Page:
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Bumblebee conservationist: Why Amanda is a friend to the bees
Amanda Williams
Amanda Williams is keen for people to realise that bumblebees need help

Amanda Williams has been fascinated by bumblebees since she was a child.

Now she has become a conservationist, spreading the message about how people can help to protect the pollinating insects.

"We cannot afford to lose more bumblebees," says Ms Williams, 39 from Holywell.

"Three species of bumblebee are already nationally extinct. Of the remaining 24, 10 are in serious decline, and two are critically endangered."

This summer a BBC project was launched called Bee Part Of It, supported by wildlife presenter Kate Humble, to create local bee-friendly spaces.

The importance of bumblebees in pollination has only been discovered relatively.

"We are only just beginning to understand how important they are - for example, only bumblebees can 'buzz pollinate'," said Ms Williams.

"For many years, honeybees were used for pollinating soft fruits and tomatoes that were then discovered to be more efficiently pollinated by bumblebees. The efficacy of bumblebees for pollination of tomatoes was not even realised until the 1980s!"

Ms Williams was an early member of the Bumblebee Conservation Trust and her Twitter site, Help the Bees, was recently named one of the Guardian's top 50 wildlife and conservation Twitter accounts.

Bumblebee
There are a number of ways in which bumblebees can be helped to thrive

She said: "There is an assumption among the public that the way to help bees is to keep hives - but this only applies to honeybees, so I have developed some tips for people to help bumblebees, because their needs and issues are slightly different."

Among the ways bumblebees can be helped are by ensuring people grow in their gardens a long season of flowering plants, including winter flowering plants.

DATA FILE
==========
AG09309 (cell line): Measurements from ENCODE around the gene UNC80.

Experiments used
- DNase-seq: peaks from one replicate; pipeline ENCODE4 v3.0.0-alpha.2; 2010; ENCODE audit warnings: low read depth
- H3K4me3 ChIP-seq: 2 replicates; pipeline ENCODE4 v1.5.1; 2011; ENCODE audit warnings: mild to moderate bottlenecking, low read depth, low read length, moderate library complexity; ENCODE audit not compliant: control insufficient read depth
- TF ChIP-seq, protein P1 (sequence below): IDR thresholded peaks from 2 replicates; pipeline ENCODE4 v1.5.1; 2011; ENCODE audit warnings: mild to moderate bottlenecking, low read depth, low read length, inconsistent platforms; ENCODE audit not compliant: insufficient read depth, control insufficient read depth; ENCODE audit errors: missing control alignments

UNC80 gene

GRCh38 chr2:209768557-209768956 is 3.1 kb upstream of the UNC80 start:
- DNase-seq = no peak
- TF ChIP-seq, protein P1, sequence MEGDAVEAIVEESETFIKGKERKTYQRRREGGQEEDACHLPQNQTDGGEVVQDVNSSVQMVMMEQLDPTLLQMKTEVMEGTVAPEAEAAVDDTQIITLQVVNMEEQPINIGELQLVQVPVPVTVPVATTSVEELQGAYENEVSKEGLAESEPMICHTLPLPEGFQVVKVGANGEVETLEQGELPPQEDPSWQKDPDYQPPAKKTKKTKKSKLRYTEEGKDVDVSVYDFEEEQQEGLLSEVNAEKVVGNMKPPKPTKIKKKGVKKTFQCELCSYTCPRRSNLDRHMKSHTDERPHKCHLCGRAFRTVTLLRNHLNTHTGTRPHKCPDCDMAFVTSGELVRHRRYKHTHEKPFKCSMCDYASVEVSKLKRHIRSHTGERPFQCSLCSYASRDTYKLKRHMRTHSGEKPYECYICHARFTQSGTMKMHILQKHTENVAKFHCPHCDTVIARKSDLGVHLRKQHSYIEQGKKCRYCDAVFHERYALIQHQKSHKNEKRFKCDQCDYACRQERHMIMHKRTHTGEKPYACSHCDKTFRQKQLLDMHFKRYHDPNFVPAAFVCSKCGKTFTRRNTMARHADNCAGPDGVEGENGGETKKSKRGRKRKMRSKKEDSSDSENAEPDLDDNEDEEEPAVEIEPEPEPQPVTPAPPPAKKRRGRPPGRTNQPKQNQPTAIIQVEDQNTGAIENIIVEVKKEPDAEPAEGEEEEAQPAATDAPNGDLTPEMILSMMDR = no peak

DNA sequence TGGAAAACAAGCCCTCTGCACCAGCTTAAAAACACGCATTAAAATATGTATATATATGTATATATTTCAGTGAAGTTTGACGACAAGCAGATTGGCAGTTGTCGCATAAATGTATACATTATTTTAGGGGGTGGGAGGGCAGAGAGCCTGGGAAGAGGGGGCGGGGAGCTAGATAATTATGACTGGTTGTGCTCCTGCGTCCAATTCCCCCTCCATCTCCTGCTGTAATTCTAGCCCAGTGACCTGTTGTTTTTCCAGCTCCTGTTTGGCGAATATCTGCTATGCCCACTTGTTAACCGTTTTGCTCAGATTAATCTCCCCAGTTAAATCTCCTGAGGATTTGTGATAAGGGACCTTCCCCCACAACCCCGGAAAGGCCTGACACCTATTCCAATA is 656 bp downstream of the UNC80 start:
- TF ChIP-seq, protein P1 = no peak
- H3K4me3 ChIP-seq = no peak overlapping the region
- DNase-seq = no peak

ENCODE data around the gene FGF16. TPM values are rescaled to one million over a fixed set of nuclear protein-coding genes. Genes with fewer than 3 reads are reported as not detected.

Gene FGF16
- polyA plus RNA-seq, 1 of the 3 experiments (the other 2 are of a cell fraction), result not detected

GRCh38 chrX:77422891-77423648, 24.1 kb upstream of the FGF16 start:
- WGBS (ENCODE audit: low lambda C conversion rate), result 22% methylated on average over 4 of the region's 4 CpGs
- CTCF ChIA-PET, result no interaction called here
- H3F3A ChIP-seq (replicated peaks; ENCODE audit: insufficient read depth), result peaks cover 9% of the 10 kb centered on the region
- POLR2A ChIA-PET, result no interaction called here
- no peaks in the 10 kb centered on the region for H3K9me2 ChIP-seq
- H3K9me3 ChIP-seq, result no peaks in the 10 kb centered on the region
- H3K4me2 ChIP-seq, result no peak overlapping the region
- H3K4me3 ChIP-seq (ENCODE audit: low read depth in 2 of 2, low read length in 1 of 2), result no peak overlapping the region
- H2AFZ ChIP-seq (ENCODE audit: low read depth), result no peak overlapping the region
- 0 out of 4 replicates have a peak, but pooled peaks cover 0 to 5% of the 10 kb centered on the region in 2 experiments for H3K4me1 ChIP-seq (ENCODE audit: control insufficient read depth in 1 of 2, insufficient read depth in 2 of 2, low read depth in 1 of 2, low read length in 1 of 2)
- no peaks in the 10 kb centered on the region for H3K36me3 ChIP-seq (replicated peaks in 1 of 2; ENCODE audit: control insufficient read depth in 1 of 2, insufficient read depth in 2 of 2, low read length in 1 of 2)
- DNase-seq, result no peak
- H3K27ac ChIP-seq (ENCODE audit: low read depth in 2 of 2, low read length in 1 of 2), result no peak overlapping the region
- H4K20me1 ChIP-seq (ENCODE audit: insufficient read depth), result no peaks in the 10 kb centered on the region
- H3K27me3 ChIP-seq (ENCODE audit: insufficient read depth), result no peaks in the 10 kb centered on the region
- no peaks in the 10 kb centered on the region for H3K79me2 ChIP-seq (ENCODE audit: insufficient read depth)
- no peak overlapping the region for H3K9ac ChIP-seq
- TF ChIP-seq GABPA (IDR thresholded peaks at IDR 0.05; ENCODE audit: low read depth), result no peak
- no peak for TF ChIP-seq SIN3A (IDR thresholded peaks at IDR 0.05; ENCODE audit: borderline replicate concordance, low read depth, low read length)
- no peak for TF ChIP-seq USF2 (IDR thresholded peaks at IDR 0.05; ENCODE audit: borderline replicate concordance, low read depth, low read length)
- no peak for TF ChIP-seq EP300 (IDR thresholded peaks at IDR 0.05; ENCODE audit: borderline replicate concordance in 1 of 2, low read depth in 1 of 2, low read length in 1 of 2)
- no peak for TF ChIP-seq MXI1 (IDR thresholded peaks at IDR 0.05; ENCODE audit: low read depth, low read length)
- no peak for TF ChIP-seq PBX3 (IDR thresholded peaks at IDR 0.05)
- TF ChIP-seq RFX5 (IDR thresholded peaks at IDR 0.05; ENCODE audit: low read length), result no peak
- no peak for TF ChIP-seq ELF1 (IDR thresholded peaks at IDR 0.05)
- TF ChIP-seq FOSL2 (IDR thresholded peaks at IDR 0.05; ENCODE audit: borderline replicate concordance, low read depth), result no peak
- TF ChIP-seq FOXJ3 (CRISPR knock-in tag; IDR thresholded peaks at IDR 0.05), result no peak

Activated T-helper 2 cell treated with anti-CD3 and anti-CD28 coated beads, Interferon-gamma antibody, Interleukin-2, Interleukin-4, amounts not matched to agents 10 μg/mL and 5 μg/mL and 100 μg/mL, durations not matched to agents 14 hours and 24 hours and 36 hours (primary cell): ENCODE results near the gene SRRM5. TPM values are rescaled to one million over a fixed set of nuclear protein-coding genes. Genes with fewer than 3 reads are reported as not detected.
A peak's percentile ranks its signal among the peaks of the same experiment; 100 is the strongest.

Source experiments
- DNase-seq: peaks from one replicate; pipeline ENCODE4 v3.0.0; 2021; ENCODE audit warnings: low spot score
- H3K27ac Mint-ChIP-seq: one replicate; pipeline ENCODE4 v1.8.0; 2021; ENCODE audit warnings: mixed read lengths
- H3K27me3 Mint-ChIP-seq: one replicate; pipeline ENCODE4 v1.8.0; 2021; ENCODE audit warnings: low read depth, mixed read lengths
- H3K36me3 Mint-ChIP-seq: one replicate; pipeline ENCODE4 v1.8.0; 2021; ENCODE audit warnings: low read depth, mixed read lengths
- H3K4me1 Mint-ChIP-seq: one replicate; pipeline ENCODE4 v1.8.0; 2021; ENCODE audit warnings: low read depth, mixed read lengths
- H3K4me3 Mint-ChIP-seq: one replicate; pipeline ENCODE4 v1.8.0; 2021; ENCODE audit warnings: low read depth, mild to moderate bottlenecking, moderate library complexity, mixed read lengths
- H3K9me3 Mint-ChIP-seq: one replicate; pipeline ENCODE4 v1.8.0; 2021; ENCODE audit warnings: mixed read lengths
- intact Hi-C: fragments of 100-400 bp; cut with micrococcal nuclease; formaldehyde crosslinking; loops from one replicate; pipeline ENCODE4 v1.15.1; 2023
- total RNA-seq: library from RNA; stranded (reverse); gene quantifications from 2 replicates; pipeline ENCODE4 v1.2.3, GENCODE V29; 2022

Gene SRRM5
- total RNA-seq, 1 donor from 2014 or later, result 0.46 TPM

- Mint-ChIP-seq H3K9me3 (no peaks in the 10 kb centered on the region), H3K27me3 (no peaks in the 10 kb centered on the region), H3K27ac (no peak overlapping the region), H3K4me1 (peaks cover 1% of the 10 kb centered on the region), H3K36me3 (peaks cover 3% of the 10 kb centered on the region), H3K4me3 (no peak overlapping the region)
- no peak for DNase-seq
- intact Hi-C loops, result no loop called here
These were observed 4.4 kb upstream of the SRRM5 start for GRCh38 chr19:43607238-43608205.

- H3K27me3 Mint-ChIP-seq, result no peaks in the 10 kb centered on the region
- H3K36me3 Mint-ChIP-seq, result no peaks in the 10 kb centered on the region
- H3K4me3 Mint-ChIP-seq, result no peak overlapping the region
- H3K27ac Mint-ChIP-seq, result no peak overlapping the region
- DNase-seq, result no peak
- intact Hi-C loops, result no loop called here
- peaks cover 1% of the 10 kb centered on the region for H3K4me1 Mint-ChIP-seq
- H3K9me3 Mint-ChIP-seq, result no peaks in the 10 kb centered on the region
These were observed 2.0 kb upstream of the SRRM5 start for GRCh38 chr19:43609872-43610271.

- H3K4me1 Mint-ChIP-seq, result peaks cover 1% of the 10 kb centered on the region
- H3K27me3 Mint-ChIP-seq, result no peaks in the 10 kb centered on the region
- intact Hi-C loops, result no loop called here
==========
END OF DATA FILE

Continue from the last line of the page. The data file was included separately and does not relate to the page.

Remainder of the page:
Ms Williams said: "I have been working on improving my garden for bees although it's a very small garden, a bit messy, and not all of my planting efforts have actually been successful!

"Nevertheless, the small lawn is being left to revert to a piece of meadow, and currently features clover, vetch, selfheal and a number of other species coming up."

Another way bumblebees can be helped is by providing nest sites for them.

"Bird boxes can provide useful homes for bumblebees," said Ms Williams.

"An upturned plant pot with a hole in it, with some soft moss and dried grass, and placed under a shed could provide refuge. Even a pile of logs may provide a home for bumblebees".

Bumblebee colonies are small, with only 50 to 400 workers - honeybee colonies have about 60,000 workers.

And Ms Williams advises against disturbing them should you find a nest in your garden.

"Bumblebees rarely sting, as they are very docile, and will provide a valuable pollination service in the area."

Another way of helping bees is to take part in monitoring bee populations.

For details, contact The Bumblebee Conservation Trust or BWARS (Bees, Ants and Wasps Recording Society).







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